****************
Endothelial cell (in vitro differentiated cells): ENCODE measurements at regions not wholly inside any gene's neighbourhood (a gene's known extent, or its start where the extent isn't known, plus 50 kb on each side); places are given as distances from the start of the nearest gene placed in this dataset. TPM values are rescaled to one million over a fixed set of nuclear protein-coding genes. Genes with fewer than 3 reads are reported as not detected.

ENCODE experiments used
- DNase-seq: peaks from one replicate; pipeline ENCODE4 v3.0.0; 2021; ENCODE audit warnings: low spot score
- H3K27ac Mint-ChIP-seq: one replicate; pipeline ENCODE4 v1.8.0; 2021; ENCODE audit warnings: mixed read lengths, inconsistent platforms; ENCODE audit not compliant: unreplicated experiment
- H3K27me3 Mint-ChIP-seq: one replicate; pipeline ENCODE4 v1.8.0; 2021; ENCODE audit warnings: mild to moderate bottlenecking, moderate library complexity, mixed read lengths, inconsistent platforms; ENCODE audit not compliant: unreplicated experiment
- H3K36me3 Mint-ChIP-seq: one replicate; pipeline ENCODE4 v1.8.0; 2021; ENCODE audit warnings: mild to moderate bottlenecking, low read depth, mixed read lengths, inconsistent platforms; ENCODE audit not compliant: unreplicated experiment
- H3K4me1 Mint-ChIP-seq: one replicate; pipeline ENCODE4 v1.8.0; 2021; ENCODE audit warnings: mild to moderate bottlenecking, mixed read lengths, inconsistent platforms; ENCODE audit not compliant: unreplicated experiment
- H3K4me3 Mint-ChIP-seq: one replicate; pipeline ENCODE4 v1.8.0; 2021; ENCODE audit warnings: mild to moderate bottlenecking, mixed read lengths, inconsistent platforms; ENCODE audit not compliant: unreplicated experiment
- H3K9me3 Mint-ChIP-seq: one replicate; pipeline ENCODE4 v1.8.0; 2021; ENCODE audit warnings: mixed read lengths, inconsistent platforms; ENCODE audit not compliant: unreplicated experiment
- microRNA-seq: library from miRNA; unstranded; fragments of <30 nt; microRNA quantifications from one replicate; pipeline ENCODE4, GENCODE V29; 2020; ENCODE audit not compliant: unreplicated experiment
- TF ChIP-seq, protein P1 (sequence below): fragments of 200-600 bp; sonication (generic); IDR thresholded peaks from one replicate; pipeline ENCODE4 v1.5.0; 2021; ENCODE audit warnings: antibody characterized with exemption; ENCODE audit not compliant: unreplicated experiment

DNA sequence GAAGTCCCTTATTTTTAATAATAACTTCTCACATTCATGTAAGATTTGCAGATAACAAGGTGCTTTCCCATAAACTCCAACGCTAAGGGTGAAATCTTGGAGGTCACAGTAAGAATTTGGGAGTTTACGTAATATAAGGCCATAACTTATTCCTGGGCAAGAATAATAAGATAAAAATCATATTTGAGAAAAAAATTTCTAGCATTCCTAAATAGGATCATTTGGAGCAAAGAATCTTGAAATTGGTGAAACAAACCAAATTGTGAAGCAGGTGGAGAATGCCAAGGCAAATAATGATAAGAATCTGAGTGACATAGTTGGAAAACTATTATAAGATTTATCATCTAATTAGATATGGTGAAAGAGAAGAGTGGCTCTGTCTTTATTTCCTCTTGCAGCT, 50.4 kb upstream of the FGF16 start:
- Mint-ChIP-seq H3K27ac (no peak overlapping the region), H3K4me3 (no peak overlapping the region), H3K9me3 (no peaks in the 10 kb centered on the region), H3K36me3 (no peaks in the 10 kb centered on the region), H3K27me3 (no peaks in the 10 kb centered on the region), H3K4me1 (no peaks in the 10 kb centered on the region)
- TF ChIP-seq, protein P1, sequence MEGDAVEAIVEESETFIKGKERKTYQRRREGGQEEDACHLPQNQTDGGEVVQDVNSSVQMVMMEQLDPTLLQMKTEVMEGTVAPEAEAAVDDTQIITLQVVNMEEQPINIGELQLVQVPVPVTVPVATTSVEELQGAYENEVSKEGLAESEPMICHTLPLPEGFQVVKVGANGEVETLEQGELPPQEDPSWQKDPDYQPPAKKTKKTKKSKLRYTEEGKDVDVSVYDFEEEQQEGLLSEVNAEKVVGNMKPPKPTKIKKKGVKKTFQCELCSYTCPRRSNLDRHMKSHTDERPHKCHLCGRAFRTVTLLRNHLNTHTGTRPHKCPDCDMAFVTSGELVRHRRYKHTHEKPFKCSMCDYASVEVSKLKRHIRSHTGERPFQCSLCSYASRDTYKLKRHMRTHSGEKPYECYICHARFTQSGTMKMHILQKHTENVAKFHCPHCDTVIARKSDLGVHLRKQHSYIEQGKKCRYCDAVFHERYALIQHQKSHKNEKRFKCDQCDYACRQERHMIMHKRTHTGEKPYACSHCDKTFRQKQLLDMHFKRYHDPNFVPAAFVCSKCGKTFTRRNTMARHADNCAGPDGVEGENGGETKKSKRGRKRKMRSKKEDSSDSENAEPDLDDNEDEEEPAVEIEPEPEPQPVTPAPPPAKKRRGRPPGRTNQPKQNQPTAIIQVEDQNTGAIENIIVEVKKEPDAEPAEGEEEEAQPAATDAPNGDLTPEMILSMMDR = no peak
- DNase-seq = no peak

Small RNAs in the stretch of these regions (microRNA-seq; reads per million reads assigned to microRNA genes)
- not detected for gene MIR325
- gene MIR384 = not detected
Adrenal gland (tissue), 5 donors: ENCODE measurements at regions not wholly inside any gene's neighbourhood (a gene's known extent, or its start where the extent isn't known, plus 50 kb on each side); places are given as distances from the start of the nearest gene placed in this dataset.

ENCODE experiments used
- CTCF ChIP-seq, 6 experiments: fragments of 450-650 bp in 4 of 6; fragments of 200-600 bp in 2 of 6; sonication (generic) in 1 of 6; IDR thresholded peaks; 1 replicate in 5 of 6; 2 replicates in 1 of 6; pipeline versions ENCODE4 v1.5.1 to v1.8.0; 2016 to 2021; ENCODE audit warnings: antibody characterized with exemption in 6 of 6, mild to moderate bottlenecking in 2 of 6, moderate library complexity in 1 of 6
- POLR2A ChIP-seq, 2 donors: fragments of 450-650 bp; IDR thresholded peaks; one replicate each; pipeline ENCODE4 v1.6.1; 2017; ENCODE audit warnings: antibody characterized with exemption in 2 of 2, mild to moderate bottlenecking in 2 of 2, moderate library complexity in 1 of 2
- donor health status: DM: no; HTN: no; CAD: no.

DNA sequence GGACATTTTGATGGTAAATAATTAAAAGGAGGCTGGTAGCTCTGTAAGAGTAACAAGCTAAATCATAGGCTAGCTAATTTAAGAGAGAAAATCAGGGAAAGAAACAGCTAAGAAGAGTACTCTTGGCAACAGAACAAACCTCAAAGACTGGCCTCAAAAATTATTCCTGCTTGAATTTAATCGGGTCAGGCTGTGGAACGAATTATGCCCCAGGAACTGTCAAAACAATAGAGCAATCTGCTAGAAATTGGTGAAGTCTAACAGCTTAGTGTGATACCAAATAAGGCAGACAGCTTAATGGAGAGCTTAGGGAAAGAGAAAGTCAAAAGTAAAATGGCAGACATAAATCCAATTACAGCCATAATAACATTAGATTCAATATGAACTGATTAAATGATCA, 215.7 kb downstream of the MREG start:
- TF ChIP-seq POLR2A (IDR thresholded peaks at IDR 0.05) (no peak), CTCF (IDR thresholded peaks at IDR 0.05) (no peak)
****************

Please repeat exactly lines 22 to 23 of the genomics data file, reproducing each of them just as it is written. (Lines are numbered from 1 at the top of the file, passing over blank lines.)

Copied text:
- POLR2A ChIP-seq, 2 donors: fragments of 450-650 bp; IDR thresholded peaks; one replicate each; pipeline ENCODE4 v1.6.1; 2017; ENCODE audit warnings: antibody characterized with exemption in 2 of 2, mild to moderate bottlenecking in 2 of 2, moderate library complexity in 1 of 2
- donor health status: DM: no; HTN: no; CAD: no.